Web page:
Also noteworthy is that the annual gathering was held for the first time in Osun State, and the state no doubt, gave a good account of itself as the Governor, Mr Gboyega Oyetola not only graced the event but had nearly all members of his cabinet – consisting of the deputy Governor, Secretary to the State Government and several commissioners – present. Kudos must be given to the LOC and others who made this possible.
We equally commend the peaceful conduct of the elections into some executive positions of the PSN, namely, the national secretary, the treasurer, and the editor–in- chief. The Young Pharmacists Group also had elections to constitute new members of the executive and must be commended for the seamless conduct of their exercise.
Generally, from all indications and sampled opinions of the participants, the conference is adjudged a resounding success, despite the limitations placed on it by the pandemic, which reduced physical attendance and thus diminished the carnival-like fanfare commonly associated with PSN national conferences.
Despite the success of the event, however, we observed that a few aspects of the organisation could have been done better. One of this was the pre-conference publicity. This was inadequately handled. The posters announcing the conference, which in previous conferences, were printed and pasted conspicuously at strategic places were nowhere to be found this year. This created a picture of uncertainty, especially in the minds of exhibitors, as many thought the conference would not hold. We believe that if this had been properly handled, coupled with proper event marketing, the number of exhibitors at this year’s conference would perhaps have been more.
Another noticeable lapse was also the late arrival or paucity of conference materials for participants and delegates. Many delegates spent time at the registration stands waiting to get conference materials. This can be improved on. While some delegates had tags which were hand written, there was also the absence of tags to identify pressmen and press coverage was noticeably poor. For an event such as the PSN conference, notable media houses should be invited and adequate provisions made to identify them. This way, good publicity will be given to the event.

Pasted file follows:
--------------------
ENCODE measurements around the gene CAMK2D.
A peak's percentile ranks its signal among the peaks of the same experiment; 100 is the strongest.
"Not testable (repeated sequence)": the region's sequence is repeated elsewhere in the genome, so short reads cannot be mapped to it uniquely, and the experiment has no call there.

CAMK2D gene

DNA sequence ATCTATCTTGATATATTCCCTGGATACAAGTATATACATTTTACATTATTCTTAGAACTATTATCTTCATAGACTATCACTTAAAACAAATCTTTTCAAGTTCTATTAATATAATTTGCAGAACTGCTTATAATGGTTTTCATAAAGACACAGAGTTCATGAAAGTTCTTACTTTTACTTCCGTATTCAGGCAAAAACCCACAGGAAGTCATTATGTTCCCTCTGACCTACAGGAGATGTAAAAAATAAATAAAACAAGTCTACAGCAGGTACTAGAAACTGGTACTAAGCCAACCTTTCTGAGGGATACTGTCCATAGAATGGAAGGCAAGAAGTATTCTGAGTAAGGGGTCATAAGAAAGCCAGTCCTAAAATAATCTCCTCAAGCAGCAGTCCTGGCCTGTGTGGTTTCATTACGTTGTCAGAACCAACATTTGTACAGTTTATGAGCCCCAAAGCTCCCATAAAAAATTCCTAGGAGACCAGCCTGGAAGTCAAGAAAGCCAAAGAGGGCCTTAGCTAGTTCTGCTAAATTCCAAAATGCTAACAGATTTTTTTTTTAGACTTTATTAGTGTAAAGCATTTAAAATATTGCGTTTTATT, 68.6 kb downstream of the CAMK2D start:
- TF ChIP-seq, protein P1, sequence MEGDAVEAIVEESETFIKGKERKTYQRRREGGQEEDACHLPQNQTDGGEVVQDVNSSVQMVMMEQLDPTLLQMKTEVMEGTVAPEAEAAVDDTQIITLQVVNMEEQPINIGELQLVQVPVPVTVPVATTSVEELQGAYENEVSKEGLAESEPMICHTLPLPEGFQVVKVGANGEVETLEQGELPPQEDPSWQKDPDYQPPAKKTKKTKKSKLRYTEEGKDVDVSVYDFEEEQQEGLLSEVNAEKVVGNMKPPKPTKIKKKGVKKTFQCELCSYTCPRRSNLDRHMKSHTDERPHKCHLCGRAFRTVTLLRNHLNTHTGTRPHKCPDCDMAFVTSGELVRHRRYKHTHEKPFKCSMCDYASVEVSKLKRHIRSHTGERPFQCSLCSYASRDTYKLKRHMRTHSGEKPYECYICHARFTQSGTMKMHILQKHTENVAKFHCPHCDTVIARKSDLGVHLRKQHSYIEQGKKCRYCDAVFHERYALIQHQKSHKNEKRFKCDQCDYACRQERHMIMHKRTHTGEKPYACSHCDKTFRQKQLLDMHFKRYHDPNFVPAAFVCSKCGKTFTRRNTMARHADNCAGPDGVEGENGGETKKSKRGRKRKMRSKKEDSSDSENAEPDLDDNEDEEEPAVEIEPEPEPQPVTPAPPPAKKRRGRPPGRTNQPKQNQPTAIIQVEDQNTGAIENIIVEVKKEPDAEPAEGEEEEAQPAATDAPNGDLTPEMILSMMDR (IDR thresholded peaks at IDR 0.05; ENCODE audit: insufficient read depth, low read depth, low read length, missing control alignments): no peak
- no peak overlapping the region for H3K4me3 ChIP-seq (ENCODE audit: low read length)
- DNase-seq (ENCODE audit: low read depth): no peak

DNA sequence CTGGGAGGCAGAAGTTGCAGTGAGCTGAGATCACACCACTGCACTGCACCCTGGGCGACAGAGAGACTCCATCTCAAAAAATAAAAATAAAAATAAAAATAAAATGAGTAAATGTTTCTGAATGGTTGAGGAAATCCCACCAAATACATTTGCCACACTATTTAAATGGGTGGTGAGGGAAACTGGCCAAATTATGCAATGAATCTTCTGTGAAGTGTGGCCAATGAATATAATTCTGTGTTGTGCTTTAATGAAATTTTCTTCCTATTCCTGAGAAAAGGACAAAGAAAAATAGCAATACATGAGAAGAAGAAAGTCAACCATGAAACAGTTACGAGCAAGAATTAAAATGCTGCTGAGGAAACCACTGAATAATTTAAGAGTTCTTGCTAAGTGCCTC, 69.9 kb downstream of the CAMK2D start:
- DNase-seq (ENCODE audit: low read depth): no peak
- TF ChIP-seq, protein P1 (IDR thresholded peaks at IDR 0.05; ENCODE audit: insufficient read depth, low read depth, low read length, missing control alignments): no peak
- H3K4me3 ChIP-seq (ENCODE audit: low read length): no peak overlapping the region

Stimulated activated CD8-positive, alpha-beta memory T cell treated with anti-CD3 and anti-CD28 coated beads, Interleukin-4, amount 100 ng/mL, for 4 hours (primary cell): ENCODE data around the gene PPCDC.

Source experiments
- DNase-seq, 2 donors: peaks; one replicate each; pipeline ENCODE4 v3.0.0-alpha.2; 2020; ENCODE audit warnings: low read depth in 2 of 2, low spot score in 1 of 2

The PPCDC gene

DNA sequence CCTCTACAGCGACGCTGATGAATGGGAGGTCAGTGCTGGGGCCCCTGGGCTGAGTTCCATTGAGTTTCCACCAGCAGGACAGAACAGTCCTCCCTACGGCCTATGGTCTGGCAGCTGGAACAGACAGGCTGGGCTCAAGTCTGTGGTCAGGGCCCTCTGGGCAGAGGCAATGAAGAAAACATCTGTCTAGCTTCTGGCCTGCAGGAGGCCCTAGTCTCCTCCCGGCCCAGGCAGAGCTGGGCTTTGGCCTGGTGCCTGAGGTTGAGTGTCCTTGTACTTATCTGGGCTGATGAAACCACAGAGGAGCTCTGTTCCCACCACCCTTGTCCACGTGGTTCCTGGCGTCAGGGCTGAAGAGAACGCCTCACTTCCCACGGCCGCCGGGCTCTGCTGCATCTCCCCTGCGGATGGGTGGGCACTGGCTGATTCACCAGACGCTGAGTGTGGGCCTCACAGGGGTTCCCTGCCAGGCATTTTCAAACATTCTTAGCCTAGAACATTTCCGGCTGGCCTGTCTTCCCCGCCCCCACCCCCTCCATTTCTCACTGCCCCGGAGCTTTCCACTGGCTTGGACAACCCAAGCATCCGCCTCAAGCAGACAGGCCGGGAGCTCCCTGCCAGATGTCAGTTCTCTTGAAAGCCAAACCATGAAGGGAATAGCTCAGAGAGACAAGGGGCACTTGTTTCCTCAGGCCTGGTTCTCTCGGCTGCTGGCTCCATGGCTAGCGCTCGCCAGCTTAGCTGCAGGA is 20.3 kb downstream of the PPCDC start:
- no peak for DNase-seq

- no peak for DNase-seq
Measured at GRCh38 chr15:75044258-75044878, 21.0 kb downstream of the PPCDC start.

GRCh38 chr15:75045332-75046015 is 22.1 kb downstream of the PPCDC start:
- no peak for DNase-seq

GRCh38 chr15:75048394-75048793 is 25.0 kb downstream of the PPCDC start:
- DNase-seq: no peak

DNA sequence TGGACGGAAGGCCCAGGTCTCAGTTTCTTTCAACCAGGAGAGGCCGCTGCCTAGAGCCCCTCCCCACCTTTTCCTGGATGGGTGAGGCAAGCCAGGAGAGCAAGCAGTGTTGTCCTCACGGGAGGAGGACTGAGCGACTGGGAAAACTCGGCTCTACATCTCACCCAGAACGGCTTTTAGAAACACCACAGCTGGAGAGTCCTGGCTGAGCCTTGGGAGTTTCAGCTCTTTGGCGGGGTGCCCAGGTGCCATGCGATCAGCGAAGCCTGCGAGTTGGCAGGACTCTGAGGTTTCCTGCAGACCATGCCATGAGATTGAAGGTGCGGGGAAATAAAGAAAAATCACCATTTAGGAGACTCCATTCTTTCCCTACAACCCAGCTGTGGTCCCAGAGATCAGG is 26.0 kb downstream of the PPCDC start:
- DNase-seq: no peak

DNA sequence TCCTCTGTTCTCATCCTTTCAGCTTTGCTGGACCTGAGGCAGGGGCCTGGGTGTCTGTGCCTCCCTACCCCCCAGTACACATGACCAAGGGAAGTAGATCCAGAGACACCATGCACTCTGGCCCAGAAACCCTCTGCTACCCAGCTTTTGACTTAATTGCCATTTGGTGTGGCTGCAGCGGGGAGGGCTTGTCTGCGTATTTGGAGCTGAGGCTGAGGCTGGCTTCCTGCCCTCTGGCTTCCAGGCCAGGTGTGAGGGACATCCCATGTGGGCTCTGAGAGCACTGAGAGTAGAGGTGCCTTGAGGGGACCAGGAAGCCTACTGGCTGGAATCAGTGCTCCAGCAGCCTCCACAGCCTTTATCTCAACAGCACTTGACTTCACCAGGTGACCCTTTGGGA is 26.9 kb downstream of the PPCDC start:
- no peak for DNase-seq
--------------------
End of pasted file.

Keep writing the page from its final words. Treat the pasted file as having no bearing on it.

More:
Also to be noted for future conferences is the issue of time management. Many participants were not pleased that most of the scheduled activities at this year’s conference either started or ended late. This gives the impression of inadequate organisation, especially to people who are connecting to the event from outside the venue.
Moreover, although the COVID-19 challenge limited physical attendance at the conference, we believe that the non-proximity of an airport to Osogbo affected attendance as many who would have loved to attend the conference could not do so by road especially given the security situation in the country. This, we note, was clearly beyond the control of the organisers. The PSN may consider the proximity of an airport when deciding on the venue of future conferences.